Clarke in pledge to cut taxes

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A CLEAR pledge to cut taxes once borrowing is under control came yesterday from Kenneth Clarke, in a pre- emptive strike before Labour's key debate on the economy at its party conference on Monday.

The Chancellor moved to reassure his party's grassroots with a promise that taxes would be 'cut once we can sensibly afford to so'. As the Opposition mounted a fresh onslaught on the tax increases in the last two budgets he said it was a 'question of not whether but when' taxes would start falling again.

But Mr Clarke again firmly ruled out cuttting taxes in the next budget or 'before we can sensibly afford to do so'. He added that the 'public will only be impressed by tax cuts if those tax cuts are based on solid economic performance'.

Mr Clarke's letter to Tory constituency chairmen came as Labour sought to exploit today's implementation of the 2.5 per cent insurance premium tax, claiming that growing numbers of people in high-crime areas could abandon escalating home cover.

The Chancellor's move, aimed at placating an increasingly disgruntled grassroots in the run-up to the Conservative conference the week after next, comes in the face of an unremitting Labour campaign to portray the Tories as the 'tax and spend' party.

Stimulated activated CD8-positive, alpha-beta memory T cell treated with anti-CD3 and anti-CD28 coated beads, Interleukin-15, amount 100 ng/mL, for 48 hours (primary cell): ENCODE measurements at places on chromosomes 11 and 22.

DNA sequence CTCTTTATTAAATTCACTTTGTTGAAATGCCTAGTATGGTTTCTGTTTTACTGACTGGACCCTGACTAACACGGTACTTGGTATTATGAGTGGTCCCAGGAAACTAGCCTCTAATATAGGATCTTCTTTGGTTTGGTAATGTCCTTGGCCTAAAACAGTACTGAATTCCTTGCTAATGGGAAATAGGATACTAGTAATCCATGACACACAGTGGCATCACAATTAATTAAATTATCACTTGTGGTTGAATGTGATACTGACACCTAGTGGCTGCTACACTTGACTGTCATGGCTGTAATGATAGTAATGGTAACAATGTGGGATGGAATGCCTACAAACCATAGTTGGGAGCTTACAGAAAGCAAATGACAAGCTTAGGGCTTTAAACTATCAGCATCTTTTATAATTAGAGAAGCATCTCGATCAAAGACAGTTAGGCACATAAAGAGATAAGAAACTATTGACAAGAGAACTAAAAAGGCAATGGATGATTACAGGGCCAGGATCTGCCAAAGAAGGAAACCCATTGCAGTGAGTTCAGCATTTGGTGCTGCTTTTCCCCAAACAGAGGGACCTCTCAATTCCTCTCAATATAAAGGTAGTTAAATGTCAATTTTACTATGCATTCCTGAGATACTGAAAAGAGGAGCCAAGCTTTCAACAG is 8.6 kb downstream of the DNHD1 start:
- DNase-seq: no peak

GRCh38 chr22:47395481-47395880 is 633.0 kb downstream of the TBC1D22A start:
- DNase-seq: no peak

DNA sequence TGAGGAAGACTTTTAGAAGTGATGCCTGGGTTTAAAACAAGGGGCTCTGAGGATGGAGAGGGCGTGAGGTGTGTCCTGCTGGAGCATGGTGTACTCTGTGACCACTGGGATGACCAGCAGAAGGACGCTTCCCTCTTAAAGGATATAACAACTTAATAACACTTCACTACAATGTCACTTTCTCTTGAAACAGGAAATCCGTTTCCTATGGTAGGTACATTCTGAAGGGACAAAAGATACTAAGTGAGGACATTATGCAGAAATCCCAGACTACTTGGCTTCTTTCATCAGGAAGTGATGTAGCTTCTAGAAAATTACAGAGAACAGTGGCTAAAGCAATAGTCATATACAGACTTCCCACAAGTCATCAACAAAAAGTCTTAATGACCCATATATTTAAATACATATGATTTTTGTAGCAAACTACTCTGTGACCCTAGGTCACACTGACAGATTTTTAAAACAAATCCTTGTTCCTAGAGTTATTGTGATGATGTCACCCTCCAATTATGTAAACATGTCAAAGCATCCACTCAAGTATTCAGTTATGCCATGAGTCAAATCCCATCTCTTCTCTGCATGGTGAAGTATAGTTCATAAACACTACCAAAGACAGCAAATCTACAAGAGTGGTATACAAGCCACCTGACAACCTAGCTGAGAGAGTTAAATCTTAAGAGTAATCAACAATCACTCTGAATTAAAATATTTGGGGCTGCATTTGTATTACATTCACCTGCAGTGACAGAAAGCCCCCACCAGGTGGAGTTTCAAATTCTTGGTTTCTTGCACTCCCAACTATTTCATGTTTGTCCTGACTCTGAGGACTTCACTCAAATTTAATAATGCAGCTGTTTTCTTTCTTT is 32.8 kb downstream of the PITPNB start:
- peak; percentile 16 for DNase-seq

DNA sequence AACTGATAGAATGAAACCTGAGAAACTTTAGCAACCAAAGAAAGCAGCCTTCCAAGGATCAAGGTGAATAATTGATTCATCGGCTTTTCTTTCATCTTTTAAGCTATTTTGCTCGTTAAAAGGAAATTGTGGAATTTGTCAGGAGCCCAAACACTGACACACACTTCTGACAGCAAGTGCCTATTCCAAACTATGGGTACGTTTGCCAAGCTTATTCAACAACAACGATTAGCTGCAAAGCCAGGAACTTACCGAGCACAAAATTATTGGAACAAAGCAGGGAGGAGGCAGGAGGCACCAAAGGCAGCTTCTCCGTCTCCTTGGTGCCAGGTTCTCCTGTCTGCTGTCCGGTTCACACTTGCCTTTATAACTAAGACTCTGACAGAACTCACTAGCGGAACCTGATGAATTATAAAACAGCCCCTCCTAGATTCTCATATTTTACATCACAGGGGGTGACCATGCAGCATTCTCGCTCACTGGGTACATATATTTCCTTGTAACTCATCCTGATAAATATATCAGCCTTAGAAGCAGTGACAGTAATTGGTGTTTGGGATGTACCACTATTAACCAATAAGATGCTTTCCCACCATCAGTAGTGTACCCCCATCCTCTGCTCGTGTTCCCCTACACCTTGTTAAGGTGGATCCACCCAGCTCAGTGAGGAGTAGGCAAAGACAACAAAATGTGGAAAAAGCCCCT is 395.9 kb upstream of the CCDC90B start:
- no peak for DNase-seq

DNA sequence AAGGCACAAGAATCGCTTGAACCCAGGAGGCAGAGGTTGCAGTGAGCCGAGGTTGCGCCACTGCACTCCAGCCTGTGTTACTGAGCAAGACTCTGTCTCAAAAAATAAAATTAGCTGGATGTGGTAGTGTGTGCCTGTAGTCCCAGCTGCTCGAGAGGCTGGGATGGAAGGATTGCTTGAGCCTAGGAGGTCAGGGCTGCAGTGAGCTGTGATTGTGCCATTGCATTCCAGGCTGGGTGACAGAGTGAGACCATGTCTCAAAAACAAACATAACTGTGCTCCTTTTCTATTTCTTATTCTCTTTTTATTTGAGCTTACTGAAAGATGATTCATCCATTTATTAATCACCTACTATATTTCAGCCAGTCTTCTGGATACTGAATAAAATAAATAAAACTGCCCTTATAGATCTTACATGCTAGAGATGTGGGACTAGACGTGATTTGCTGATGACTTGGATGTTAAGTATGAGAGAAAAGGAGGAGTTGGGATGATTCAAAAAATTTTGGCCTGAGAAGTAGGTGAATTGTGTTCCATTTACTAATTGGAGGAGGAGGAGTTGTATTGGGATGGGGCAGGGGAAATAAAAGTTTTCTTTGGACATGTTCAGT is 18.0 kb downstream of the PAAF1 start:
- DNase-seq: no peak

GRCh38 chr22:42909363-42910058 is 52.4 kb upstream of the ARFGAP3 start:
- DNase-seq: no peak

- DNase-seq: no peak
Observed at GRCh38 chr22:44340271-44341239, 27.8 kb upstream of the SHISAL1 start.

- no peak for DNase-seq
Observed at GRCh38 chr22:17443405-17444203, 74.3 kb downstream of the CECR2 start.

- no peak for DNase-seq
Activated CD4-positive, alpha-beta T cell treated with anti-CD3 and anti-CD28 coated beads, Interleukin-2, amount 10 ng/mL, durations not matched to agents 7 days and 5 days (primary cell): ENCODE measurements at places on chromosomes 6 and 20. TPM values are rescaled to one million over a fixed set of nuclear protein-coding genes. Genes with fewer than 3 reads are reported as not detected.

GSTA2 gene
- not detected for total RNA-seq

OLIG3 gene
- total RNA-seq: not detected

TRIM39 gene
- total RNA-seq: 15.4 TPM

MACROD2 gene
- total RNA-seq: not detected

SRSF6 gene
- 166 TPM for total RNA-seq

Mr Clarke's letter said: 'I can promise that tax cuts will come - and it is a question of when not whether - once borrowing is firmly under control.'

Keeping a grip on public spending in turn required a 'realistic approach to public sector pay', he emphasised.

Motions for the Tory conference have left the Chancellor in no doubt of rank and file anxiety over tax increases and the wish of many to see VAT on household fuel pegged at 8 per cent. He has already ruled out tax cuts in this November's Budget.

In implicit recognition that Labour's campaign has borne fruit, Mr Clarke accepted in the letter that the party had to 're-establish' with voters that the Tories would deliver tax cuts when the country could afford it.

Harriet Harman, shadow Chief Secretary to the Treasury, used today's introduction of the new insurance levy to recall Mr Clarke's own admission, in a grilling by a Commons committee last December, that taxation increases in the two 1993 budgets equalled a 7p rise in the basic rate of income tax.

Concluding Labour's week- long 'Tory tax and spend', she told a Westminster news conference that the new tax, in force from today, would add pounds 13.90 to the average family's annual household and car insurance bill, which at pounds 556 was already 20 per cent higher in real terms than five years ago.